A poll conducted by Ipsos/McClatchy shows that eight in ten of the participants (79 per cent) report that most food safety concerns are related to imported food, while two in ten (21 per cent) think most concerns are related to domestically produced food.
The poll comes in the wake of a number of high profile food recalls and scares in the US related to fresh produce as well as beef, and it also follows the recent melamine scare linked to Chinese milk products.
The market research company said the survey was conducted online from 14 to 16 October, using a national sample of 1,011 adults.
According to Ipsos, weighting was employed to balance demographics and ensure that the sample's composition reflects that of the US adult population according to Census data.
The survey indicates mixed feelings regarding food safety efforts in the US and claims food processors have the most responsibility in respect to food safety.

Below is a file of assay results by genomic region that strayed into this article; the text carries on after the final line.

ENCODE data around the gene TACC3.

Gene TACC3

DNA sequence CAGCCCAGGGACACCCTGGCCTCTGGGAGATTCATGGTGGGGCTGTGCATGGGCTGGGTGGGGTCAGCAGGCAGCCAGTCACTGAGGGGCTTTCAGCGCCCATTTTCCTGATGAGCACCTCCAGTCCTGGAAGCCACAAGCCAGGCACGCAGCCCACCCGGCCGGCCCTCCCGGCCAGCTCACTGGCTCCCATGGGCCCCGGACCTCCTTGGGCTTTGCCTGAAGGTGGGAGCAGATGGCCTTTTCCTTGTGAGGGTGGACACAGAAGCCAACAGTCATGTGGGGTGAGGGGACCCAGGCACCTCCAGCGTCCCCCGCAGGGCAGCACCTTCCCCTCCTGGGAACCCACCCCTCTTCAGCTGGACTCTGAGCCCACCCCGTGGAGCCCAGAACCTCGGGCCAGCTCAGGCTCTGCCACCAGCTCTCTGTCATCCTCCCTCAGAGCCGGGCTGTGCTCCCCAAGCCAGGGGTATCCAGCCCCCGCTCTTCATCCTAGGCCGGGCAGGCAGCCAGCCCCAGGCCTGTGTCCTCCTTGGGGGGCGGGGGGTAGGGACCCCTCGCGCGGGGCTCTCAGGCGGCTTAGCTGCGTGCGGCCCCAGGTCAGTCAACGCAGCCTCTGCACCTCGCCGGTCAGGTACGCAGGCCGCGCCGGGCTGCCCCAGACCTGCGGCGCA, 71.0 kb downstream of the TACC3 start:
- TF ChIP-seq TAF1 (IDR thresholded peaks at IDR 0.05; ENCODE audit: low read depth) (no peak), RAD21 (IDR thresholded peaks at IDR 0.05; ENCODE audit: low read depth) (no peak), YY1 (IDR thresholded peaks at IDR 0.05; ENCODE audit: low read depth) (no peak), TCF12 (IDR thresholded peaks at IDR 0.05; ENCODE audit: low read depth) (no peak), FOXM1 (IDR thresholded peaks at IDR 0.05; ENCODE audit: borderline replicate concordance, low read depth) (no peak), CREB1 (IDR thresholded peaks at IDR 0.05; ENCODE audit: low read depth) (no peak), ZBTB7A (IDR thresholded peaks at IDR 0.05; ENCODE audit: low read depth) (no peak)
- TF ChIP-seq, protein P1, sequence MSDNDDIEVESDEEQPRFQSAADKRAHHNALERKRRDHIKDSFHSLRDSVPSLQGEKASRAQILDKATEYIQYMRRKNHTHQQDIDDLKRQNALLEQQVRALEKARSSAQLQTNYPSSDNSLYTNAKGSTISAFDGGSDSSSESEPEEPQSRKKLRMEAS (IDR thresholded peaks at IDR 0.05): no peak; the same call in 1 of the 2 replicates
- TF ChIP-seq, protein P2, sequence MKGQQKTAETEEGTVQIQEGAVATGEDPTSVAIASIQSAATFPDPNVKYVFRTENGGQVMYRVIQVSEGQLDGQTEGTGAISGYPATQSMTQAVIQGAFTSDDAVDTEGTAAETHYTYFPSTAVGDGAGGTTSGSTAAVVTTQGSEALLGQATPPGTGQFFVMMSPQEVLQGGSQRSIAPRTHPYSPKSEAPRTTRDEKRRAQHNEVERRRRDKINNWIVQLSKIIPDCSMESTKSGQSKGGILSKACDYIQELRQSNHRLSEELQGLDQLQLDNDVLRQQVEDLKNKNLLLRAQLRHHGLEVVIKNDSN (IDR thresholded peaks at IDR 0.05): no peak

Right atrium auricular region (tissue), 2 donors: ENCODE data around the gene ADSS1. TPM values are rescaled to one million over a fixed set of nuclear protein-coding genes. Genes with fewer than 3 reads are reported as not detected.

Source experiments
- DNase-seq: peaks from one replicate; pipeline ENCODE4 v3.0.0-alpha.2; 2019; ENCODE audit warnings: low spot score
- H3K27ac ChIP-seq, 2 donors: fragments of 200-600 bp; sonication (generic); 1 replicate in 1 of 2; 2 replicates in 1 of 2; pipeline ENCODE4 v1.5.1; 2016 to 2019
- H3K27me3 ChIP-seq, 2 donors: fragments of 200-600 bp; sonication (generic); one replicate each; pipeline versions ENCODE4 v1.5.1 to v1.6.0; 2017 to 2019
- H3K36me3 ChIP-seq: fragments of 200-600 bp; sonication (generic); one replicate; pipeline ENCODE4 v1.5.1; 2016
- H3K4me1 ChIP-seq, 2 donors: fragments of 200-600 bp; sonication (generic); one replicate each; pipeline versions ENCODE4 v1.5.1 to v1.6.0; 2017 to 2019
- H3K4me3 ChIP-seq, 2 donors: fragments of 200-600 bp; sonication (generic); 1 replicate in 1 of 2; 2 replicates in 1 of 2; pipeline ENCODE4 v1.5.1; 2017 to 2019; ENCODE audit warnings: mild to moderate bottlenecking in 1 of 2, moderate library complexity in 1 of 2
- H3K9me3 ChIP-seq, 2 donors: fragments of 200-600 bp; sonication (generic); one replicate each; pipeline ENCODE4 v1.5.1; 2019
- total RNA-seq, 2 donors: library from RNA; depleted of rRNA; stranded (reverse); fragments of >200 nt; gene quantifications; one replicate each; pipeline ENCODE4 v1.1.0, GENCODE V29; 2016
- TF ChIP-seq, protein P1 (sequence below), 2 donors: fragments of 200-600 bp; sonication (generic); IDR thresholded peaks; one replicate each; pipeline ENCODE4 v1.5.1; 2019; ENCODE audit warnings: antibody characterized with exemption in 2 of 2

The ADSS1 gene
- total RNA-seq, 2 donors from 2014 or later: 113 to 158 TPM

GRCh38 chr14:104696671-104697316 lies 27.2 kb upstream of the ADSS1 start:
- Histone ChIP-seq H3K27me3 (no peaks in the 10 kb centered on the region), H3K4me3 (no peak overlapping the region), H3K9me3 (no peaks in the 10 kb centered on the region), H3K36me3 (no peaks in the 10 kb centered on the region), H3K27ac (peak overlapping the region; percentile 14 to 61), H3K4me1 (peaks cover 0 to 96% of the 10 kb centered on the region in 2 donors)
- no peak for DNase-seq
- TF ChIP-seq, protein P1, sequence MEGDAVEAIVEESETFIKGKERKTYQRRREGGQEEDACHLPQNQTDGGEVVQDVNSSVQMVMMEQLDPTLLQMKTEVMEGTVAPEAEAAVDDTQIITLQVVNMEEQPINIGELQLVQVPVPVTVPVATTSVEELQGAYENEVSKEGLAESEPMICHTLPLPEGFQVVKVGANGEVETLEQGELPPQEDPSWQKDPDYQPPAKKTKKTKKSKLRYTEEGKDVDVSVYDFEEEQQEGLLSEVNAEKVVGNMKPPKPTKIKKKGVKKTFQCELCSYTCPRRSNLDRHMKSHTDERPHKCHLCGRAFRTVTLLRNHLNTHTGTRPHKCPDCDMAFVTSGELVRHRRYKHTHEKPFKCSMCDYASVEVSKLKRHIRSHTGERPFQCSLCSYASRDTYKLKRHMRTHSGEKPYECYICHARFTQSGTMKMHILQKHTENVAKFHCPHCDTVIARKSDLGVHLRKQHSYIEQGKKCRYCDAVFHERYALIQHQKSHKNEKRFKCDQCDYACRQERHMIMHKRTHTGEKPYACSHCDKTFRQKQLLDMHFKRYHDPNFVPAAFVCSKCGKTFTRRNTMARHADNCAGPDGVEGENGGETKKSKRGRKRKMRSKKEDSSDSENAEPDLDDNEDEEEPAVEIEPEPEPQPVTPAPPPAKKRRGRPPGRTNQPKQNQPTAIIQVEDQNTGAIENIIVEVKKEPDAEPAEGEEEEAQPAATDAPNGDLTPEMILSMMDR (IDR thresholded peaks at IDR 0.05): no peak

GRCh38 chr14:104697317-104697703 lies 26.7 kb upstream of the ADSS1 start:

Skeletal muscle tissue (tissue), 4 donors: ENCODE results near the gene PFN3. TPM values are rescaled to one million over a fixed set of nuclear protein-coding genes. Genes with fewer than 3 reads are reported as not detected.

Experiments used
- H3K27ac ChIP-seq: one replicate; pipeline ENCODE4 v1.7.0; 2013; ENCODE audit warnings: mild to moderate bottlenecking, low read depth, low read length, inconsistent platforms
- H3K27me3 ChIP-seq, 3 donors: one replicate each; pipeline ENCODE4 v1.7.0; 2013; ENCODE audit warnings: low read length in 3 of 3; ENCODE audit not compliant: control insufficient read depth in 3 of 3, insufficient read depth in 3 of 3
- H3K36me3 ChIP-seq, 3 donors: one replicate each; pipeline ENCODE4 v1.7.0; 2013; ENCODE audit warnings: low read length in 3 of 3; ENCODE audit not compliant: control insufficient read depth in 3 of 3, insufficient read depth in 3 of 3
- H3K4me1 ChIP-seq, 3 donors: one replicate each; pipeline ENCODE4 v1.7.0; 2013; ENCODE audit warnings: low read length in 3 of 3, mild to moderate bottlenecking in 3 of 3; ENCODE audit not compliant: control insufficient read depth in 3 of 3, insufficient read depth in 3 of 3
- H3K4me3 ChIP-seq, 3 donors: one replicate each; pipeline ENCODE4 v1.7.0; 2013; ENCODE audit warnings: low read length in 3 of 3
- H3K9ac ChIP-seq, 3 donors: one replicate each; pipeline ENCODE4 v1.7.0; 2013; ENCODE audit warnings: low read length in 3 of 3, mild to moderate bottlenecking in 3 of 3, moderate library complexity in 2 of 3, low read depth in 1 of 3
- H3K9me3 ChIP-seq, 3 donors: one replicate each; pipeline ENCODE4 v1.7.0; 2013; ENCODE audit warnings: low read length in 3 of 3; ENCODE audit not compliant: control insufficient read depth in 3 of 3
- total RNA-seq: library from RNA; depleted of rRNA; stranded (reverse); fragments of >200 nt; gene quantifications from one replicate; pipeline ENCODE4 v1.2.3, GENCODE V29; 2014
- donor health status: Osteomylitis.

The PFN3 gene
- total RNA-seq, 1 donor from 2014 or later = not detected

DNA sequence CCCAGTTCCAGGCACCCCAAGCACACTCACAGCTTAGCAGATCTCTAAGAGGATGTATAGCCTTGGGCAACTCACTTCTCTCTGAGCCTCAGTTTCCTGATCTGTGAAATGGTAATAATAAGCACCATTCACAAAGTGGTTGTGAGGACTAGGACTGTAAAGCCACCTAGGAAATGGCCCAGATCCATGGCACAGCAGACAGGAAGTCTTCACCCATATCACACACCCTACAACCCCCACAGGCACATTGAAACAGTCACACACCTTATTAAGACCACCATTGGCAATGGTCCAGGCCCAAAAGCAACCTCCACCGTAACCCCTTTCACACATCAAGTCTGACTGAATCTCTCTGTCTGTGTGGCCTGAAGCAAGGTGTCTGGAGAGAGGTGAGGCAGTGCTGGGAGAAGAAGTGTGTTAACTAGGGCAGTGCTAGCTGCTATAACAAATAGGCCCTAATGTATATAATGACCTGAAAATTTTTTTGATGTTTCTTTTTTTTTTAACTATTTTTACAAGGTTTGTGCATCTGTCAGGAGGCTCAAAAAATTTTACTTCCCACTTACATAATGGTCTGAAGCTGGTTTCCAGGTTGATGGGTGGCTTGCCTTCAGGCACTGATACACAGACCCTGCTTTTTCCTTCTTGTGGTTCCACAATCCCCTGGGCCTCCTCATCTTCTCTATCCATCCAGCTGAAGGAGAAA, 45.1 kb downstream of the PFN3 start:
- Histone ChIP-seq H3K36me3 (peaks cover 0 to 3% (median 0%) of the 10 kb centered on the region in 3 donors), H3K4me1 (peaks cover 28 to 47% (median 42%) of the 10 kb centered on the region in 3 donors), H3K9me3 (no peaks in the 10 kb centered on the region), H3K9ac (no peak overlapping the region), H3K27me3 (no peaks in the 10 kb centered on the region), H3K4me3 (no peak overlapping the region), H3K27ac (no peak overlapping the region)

Asked to rate food safety according to ‘school grades’ (A, B, C, D, or F), only one in ten of the consumers (11 per cent) gave food safety a grade of ‘A’, with nearly half of those surveyed (46 per cent) giving food safety a fair, poor or failing grade (34% ‘C’, 9% ‘D’, 3% ‘F’), claims the poll.
The report reveals that, in terms of the level of food safety controls now in place compared to six months ago, a majority (57 per cent) think the situation is about the same but a significant number (28 per cent) feel food safety has got worse, while 15 per cent report that it has improved.
No consensus exists around a particular food as the single-most concerning regarding food safety.
One quarter of those surveyed is most concerned about the safety of fish and seafood, roughly the same percentage as those that are most concerned with beef (23 per cent), claims the poll.
The market researchers found that the other significant food items of concern include vegetables (20 per cent) and chicken (18 per cent).